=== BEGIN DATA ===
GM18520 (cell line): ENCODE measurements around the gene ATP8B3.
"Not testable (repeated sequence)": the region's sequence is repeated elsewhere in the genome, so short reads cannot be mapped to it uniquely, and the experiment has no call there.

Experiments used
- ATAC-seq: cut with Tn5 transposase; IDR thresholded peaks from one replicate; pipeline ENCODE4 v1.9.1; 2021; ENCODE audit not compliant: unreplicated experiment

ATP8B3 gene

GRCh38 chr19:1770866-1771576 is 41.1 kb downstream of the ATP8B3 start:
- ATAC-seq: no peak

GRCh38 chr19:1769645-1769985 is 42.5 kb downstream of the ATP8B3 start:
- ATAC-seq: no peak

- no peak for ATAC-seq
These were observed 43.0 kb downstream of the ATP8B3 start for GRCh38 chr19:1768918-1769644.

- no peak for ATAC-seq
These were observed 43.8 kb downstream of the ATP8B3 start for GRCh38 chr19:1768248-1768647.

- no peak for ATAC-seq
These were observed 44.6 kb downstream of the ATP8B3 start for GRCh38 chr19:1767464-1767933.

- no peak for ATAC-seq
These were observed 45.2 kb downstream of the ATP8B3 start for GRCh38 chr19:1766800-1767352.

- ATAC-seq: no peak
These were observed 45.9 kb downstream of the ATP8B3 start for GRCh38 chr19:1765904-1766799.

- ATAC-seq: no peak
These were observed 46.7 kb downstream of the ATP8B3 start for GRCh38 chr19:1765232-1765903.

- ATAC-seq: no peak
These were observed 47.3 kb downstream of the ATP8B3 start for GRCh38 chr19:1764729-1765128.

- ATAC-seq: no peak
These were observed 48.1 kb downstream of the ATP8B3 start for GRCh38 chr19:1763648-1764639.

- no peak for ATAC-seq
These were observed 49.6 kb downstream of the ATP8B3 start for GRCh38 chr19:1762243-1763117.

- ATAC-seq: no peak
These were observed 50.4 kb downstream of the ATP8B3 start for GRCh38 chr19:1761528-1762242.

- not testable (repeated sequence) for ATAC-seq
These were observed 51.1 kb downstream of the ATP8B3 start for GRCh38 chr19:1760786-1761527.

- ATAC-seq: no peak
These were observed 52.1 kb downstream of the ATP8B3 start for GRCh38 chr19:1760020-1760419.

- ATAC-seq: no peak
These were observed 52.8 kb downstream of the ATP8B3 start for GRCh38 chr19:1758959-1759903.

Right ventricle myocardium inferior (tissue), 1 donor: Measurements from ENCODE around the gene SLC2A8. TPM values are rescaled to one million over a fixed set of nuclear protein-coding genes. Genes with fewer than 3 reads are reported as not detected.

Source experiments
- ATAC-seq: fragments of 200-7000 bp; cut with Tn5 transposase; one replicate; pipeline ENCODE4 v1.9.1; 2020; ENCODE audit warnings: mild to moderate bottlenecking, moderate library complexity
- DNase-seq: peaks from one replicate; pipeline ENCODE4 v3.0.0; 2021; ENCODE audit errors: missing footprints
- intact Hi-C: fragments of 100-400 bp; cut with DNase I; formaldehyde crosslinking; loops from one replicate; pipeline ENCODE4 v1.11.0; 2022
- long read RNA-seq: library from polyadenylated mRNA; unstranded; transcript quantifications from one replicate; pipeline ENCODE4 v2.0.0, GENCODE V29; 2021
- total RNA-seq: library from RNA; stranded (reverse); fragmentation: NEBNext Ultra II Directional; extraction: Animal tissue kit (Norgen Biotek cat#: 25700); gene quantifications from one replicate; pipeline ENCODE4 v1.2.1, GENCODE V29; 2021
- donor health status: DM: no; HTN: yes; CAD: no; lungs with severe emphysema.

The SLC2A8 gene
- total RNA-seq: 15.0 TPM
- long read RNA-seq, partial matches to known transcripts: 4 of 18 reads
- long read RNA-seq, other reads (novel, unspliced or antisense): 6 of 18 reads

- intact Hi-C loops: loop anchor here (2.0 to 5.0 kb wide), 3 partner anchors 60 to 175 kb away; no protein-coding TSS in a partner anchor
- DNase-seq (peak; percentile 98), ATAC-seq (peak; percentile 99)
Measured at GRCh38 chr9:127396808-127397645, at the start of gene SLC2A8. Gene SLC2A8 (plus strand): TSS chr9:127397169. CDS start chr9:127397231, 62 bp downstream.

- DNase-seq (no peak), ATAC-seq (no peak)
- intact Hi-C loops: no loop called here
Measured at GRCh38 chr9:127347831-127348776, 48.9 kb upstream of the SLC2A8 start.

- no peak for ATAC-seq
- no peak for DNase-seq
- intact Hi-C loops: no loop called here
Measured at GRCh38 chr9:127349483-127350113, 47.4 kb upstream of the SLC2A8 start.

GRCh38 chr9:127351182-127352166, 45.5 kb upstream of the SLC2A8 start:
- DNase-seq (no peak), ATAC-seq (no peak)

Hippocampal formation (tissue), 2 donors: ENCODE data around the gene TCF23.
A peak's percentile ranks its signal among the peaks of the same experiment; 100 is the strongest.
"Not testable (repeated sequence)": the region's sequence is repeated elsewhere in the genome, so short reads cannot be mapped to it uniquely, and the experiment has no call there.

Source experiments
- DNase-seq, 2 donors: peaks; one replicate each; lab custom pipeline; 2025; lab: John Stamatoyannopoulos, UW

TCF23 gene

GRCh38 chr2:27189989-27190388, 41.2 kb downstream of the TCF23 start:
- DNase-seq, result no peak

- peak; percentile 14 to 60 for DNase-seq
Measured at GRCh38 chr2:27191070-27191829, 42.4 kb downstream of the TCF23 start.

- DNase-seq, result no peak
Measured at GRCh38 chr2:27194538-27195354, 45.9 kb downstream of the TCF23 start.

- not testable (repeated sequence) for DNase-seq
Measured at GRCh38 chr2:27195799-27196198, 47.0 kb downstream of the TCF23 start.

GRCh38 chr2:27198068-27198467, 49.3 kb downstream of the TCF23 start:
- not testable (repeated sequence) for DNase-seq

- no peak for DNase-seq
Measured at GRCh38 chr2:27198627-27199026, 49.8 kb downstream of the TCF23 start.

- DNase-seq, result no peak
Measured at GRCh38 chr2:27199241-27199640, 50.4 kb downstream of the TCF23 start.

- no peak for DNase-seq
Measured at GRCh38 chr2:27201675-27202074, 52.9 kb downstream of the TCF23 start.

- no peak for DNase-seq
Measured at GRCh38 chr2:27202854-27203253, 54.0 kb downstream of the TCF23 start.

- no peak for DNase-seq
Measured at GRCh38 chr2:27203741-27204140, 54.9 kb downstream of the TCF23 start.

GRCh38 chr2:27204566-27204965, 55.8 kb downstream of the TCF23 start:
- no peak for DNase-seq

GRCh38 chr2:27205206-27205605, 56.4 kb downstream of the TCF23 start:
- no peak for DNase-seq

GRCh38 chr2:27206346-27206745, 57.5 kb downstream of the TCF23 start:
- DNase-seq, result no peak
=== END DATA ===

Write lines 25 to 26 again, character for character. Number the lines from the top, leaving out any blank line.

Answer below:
These were observed 48.1 kb downstream of the ATP8B3 start for GRCh38 chr19:1763648-1764639.

- no peak for ATAC-seq